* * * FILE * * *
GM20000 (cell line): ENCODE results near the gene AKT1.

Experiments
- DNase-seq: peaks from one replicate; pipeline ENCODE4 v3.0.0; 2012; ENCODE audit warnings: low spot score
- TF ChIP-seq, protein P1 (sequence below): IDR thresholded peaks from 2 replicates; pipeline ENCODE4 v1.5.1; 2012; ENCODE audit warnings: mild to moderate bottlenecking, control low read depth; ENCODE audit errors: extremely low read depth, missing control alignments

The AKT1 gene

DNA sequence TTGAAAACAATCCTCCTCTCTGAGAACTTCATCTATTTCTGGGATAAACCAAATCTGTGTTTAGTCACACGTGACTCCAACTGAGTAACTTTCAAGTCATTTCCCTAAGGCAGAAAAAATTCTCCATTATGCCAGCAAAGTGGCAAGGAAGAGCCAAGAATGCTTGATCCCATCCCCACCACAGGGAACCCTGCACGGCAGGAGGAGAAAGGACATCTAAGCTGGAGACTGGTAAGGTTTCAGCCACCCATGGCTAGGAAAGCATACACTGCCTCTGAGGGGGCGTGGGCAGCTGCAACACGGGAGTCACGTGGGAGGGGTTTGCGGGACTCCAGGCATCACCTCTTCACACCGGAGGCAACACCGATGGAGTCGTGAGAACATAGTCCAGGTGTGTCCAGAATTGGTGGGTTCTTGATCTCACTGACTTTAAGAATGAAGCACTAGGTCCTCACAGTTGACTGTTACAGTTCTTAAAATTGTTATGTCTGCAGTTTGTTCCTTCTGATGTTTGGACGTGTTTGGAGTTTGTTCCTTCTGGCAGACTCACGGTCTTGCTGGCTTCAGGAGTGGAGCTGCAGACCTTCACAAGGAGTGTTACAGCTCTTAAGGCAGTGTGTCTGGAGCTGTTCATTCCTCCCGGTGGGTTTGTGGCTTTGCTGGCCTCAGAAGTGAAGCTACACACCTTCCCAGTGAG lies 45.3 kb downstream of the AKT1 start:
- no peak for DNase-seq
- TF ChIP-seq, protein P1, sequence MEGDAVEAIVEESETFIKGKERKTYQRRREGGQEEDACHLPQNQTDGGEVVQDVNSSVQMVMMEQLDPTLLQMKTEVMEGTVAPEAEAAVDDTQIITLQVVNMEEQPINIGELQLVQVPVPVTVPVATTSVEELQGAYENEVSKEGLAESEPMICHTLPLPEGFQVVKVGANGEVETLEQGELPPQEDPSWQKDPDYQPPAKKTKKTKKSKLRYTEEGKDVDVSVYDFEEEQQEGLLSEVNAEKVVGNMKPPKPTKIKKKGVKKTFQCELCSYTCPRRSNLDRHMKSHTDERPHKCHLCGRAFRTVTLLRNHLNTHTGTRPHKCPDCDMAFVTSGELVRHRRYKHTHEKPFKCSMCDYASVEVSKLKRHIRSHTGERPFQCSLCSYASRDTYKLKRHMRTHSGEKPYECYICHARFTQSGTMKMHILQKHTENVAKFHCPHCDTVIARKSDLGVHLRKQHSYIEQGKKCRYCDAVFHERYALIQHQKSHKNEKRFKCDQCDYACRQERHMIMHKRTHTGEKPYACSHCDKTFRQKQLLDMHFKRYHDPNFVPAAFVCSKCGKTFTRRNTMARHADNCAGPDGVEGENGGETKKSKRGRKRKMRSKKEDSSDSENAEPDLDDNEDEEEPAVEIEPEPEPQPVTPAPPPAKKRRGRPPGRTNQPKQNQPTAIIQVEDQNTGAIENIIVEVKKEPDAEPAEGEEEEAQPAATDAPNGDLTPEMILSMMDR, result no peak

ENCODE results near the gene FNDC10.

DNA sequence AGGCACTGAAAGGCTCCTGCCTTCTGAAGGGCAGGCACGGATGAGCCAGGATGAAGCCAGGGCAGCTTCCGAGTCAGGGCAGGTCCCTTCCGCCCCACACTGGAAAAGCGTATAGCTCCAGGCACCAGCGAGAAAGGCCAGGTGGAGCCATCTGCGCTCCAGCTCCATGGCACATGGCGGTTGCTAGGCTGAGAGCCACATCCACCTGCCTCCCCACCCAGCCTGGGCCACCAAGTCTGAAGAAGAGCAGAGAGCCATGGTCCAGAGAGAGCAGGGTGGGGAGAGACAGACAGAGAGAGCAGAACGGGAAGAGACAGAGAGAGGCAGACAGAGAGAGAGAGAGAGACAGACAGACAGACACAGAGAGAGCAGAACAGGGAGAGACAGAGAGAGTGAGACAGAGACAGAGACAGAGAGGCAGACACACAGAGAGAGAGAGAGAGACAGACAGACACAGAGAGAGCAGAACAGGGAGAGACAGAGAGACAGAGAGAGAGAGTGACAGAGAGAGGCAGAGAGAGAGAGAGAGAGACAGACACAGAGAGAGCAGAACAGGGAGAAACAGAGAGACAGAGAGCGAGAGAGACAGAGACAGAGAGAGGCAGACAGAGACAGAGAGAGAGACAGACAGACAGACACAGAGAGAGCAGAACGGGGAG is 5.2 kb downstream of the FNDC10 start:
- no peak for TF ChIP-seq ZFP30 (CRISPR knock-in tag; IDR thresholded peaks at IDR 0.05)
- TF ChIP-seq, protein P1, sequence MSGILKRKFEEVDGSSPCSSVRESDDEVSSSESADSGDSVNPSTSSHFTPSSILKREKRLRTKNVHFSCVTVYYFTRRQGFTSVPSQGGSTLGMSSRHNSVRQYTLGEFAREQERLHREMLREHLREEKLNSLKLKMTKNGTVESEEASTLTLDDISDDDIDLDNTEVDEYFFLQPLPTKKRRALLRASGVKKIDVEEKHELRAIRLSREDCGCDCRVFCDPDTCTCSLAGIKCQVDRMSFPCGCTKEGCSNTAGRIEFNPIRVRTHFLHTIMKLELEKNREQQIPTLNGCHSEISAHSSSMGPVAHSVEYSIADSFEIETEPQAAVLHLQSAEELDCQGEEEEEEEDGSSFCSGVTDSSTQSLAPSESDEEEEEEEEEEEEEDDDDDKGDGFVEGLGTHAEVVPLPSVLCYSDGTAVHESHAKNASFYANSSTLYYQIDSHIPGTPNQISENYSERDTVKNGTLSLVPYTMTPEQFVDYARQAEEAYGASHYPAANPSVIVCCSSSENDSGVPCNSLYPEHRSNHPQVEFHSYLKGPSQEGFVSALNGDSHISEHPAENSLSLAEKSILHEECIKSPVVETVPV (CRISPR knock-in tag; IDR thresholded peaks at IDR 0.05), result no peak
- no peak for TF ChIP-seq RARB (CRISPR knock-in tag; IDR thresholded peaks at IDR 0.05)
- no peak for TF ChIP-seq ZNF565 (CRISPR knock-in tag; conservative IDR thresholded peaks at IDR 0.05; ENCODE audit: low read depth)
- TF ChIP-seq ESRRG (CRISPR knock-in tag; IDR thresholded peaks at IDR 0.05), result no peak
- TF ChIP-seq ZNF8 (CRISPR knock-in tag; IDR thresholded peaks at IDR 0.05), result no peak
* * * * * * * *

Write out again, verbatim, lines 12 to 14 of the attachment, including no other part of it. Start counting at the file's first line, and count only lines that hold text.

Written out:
- TF ChIP-seq, protein P1, sequence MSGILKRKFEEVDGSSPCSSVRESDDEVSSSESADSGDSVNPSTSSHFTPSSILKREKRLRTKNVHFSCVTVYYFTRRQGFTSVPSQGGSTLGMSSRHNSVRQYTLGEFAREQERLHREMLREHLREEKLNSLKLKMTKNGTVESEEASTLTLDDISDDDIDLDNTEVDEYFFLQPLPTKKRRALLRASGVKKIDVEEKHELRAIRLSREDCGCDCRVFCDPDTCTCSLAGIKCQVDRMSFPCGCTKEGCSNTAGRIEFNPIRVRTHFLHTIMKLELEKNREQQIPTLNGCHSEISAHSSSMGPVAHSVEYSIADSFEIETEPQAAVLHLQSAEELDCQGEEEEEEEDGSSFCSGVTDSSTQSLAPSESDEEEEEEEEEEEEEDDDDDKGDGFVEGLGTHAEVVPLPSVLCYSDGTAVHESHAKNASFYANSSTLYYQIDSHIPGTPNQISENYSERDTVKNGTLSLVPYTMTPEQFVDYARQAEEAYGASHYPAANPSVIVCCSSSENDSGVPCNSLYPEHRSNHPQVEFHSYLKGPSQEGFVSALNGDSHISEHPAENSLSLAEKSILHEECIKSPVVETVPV (CRISPR knock-in tag; IDR thresholded peaks at IDR 0.05), result no peak
- no peak for TF ChIP-seq RARB (CRISPR knock-in tag; IDR thresholded peaks at IDR 0.05)
- no peak for TF ChIP-seq ZNF565 (CRISPR knock-in tag; conservative IDR thresholded peaks at IDR 0.05; ENCODE audit: low read depth)